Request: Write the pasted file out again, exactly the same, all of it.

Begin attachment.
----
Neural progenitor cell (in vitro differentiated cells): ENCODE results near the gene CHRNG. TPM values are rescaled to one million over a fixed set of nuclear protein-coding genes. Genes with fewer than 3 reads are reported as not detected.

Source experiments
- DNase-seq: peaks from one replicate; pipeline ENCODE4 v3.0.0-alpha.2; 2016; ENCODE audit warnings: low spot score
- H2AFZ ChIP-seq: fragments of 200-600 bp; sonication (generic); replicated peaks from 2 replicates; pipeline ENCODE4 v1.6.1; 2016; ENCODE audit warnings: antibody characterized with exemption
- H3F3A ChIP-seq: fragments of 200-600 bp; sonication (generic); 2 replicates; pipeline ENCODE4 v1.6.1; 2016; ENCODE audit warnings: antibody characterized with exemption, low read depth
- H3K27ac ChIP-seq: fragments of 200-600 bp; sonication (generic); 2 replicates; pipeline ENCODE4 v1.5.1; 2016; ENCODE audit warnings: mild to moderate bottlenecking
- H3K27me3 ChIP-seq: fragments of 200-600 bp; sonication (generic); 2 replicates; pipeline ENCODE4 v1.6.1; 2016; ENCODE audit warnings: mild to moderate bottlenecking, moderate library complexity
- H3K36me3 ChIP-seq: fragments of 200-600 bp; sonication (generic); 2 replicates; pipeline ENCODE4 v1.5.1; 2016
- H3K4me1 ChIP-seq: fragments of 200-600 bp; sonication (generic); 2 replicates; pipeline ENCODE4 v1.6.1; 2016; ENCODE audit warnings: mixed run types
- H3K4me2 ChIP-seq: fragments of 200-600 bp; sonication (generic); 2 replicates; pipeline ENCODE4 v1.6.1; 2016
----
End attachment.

Neural progenitor cell (in vitro differentiated cells): ENCODE results near the gene CHRNG. TPM values are rescaled to one million over a fixed set of nuclear protein-coding genes. Genes with fewer than 3 reads are reported as not detected.

Source experiments
- DNase-seq: peaks from one replicate; pipeline ENCODE4 v3.0.0-alpha.2; 2016; ENCODE audit warnings: low spot score
- H2AFZ ChIP-seq: fragments of 200-600 bp; sonication (generic); replicated peaks from 2 replicates; pipeline ENCODE4 v1.6.1; 2016; ENCODE audit warnings: antibody characterized with exemption
- H3F3A ChIP-seq: fragments of 200-600 bp; sonication (generic); 2 replicates; pipeline ENCODE4 v1.6.1; 2016; ENCODE audit warnings: antibody characterized with exemption, low read depth
- H3K27ac ChIP-seq: fragments of 200-600 bp; sonication (generic); 2 replicates; pipeline ENCODE4 v1.5.1; 2016; ENCODE audit warnings: mild to moderate bottlenecking
- H3K27me3 ChIP-seq: fragments of 200-600 bp; sonication (generic); 2 replicates; pipeline ENCODE4 v1.6.1; 2016; ENCODE audit warnings: mild to moderate bottlenecking, moderate library complexity
- H3K36me3 ChIP-seq: fragments of 200-600 bp; sonication (generic); 2 replicates; pipeline ENCODE4 v1.5.1; 2016
- H3K4me1 ChIP-seq: fragments of 200-600 bp; sonication (generic); 2 replicates; pipeline ENCODE4 v1.6.1; 2016; ENCODE audit warnings: mixed run types
- H3K4me2 ChIP-seq: fragments of 200-600 bp; sonication (generic); 2 replicates; pipeline ENCODE4 v1.6.1; 2016